Braunau in Rohr Abbey is a monastery of the Augustinian Canons dedicated to the Assumption of the Blessed Virgin Mary. It was founded in 1133 by Adalbert of Rohr. It was dissolved in the secularization of 1803 when the German princes substituted church lands for property they had lost through Napoleon. In the east wing the parish priest's offices and a school were accommodated, and in a part of the west wing, an inn. The remaining buildings were demolished.
The abbey church, dedicated, like the abbey, to the Assumption, contains a high altar, which represents the Assumption of the Virgin in fully three-dimensional sculpture a Theatrum sacrum. It was created by Egid Quirin Asam in 1722 and 1723.
After World War II the exiled German Benedictine monks from Braunau Abbey (Braunau is now Broumov in the Czech Republic) were lodged here in part of the east wing. They gradually re-established their community, acquiring little by little the remaining parts of the entire monastery complex. The monks have re-established a secondary school here.
The abbey has been part of the Bavarian Congregation of the Benedictine Confederation since 1984.References:
Derbent is the southernmost city in Russia, occupying the narrow gateway between the Caspian Sea and the Caucasus Mountains connecting the Eurasian steppes to the north and the Iranian Plateau to the south. Derbent claims to be the oldest city in Russia with historical documentation dating to the 8th century BCE. Due to its strategic location, over the course of history, the city changed ownership many times, particularly among the Persian, Arab, Mongol, Timurid, Shirvan and Iranian kingdoms.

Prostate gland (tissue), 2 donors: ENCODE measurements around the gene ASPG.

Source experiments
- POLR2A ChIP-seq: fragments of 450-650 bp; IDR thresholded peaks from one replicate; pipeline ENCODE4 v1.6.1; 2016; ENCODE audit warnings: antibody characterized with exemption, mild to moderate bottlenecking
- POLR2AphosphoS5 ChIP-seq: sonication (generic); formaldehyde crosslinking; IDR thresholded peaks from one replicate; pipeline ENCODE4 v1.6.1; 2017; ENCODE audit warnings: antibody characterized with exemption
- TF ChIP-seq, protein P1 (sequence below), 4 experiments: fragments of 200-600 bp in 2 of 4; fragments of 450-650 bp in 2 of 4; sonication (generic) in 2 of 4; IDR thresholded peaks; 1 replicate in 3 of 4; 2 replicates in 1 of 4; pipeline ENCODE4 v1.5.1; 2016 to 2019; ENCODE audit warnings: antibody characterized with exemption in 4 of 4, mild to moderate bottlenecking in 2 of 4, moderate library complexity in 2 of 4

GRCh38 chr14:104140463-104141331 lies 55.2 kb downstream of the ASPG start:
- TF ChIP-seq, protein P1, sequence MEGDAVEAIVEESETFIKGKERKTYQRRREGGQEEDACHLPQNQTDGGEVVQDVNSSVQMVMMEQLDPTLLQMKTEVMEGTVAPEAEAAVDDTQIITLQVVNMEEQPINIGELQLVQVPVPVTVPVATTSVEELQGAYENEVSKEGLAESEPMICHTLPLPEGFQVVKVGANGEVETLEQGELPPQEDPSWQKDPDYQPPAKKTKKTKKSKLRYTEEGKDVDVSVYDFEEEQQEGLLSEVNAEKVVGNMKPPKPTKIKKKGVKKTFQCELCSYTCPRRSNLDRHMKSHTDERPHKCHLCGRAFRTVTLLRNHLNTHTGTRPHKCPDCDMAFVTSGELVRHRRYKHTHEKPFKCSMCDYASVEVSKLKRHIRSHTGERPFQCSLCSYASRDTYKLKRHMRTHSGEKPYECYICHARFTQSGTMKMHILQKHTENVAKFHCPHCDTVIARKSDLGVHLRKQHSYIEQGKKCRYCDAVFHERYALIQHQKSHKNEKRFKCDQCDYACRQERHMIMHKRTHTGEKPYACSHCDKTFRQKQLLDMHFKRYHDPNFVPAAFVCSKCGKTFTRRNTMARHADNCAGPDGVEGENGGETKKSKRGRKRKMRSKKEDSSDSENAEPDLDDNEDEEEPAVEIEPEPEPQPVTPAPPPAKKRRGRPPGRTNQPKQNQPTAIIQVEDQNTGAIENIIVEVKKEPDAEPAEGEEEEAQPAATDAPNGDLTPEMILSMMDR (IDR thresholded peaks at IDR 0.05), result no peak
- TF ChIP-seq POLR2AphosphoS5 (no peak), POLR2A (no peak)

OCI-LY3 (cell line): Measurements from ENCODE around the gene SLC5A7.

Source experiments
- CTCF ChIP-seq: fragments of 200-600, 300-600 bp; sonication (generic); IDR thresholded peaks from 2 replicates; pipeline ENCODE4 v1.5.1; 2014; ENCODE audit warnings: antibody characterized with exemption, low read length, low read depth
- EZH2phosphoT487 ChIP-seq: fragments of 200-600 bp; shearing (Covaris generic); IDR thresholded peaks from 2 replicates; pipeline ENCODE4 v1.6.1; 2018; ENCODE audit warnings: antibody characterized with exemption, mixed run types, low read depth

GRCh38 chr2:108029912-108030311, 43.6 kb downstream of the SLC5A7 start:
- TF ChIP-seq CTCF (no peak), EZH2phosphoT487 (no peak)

Derbent has archaeological structures over 5,000 years old. As a result of this geographic peculiarity, the city developed between two walls, stretching from the mountains to the sea. These fortifications were continuously employed for a millennium and a half, longer than any other extant fortress in the world.
A traditionally and historically Iranian city, the first intensive settlement in the Derbent area dates from the 8th century BC. The site was intermittently controlled by the Persian monarchs, starting from the 6th century BC. Until the 4th century AD, it was part of Caucasian Albania which was a satrap of the Achaemenid Persian Empire. In the 5th century Derbent functioned as a border fortress and the seat of Sassanid Persians. Because of its strategic position on the northern branch of the Silk Route, the fortress was contested by the Khazars in the course of the Khazar-Arab Wars. In 654, Derbent was captured by the Arabs.
The Sassanid fortress does not exist any more, as the famous Derbent fortress as it stands today was built from the 12th century onward. Derbent became a strong military outpost and harbour of the Sassanid empire. During the 5th and 6th centuries, Derbent also became an important center for spreading the Christian faith in the Caucasus.
The site continued to be of great strategic importance until the 19th century. Today the fortifications consist of two parallel defence walls and Naryn-Kala Citadel. The walls are 3.6km long, stretching from the sea up to the mountains. They were built from stone and had 73 defence towers. 9 out of the 14 original gates remain.
In Naryn-Kala Citadel most of the old buildings, including a palace and a church, are now in ruins. It also holds baths and one of the oldest mosques in the former USSR.
In 2003, UNESCO included the old part of Derbent with traditional buildings in the World Heritage List.